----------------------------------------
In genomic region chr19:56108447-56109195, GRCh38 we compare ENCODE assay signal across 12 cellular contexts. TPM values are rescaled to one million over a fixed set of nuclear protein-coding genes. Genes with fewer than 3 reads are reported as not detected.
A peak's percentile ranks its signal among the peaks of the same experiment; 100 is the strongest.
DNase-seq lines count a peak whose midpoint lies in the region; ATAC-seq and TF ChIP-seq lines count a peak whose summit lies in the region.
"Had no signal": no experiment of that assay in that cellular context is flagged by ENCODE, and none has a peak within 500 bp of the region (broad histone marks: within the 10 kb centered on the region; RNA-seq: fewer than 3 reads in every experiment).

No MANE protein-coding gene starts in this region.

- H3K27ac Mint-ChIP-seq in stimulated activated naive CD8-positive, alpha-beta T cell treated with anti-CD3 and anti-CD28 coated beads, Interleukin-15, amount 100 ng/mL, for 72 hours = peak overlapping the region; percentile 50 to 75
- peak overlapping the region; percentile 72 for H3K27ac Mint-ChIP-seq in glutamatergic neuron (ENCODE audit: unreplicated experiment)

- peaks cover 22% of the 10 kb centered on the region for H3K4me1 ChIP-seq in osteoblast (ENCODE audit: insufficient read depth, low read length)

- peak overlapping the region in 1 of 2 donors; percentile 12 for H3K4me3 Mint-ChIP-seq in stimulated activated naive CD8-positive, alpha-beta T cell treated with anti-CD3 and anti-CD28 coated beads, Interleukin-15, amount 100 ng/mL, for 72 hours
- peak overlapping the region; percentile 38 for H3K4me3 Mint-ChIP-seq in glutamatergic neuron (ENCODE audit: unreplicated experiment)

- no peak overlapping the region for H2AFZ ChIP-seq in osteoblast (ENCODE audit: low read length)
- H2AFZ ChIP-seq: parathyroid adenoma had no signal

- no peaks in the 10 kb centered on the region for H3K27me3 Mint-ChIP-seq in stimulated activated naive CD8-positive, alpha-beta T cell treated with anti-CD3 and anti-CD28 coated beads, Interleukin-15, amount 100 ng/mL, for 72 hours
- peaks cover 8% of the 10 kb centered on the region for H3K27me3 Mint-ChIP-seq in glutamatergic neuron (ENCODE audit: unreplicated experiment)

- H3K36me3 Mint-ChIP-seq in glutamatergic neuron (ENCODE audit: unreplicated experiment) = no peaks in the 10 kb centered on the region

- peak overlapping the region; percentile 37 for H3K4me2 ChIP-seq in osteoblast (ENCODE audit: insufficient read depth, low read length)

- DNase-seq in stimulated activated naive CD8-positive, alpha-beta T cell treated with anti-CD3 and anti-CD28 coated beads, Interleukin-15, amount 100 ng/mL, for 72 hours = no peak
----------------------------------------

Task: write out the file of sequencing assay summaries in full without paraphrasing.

In genomic region chr19:56108447-56109195, GRCh38 we compare ENCODE assay signal across 12 cellular contexts. TPM values are rescaled to one million over a fixed set of nuclear protein-coding genes. Genes with fewer than 3 reads are reported as not detected.
A peak's percentile ranks its signal among the peaks of the same experiment; 100 is the strongest.
DNase-seq lines count a peak whose midpoint lies in the region; ATAC-seq and TF ChIP-seq lines count a peak whose summit lies in the region.
"Had no signal": no experiment of that assay in that cellular context is flagged by ENCODE, and none has a peak within 500 bp of the region (broad histone marks: within the 10 kb centered on the region; RNA-seq: fewer than 3 reads in every experiment).

No MANE protein-coding gene starts in this region.

- H3K27ac Mint-ChIP-seq in stimulated activated naive CD8-positive, alpha-beta T cell treated with anti-CD3 and anti-CD28 coated beads, Interleukin-15, amount 100 ng/mL, for 72 hours = peak overlapping the region; percentile 50 to 75
- peak overlapping the region; percentile 72 for H3K27ac Mint-ChIP-seq in glutamatergic neuron (ENCODE audit: unreplicated experiment)

- peaks cover 22% of the 10 kb centered on the region for H3K4me1 ChIP-seq in osteoblast (ENCODE audit: insufficient read depth, low read length)

- peak overlapping the region in 1 of 2 donors; percentile 12 for H3K4me3 Mint-ChIP-seq in stimulated activated naive CD8-positive, alpha-beta T cell treated with anti-CD3 and anti-CD28 coated beads, Interleukin-15, amount 100 ng/mL, for 72 hours
- peak overlapping the region; percentile 38 for H3K4me3 Mint-ChIP-seq in glutamatergic neuron (ENCODE audit: unreplicated experiment)

- no peak overlapping the region for H2AFZ ChIP-seq in osteoblast (ENCODE audit: low read length)
- H2AFZ ChIP-seq: parathyroid adenoma had no signal

- no peaks in the 10 kb centered on the region for H3K27me3 Mint-ChIP-seq in stimulated activated naive CD8-positive, alpha-beta T cell treated with anti-CD3 and anti-CD28 coated beads, Interleukin-15, amount 100 ng/mL, for 72 hours
- peaks cover 8% of the 10 kb centered on the region for H3K27me3 Mint-ChIP-seq in glutamatergic neuron (ENCODE audit: unreplicated experiment)

- H3K36me3 Mint-ChIP-seq in glutamatergic neuron (ENCODE audit: unreplicated experiment) = no peaks in the 10 kb centered on the region

- peak overlapping the region; percentile 37 for H3K4me2 ChIP-seq in osteoblast (ENCODE audit: insufficient read depth, low read length)

- DNase-seq in stimulated activated naive CD8-positive, alpha-beta T cell treated with anti-CD3 and anti-CD28 coated beads, Interleukin-15, amount 100 ng/mL, for 72 hours = no peak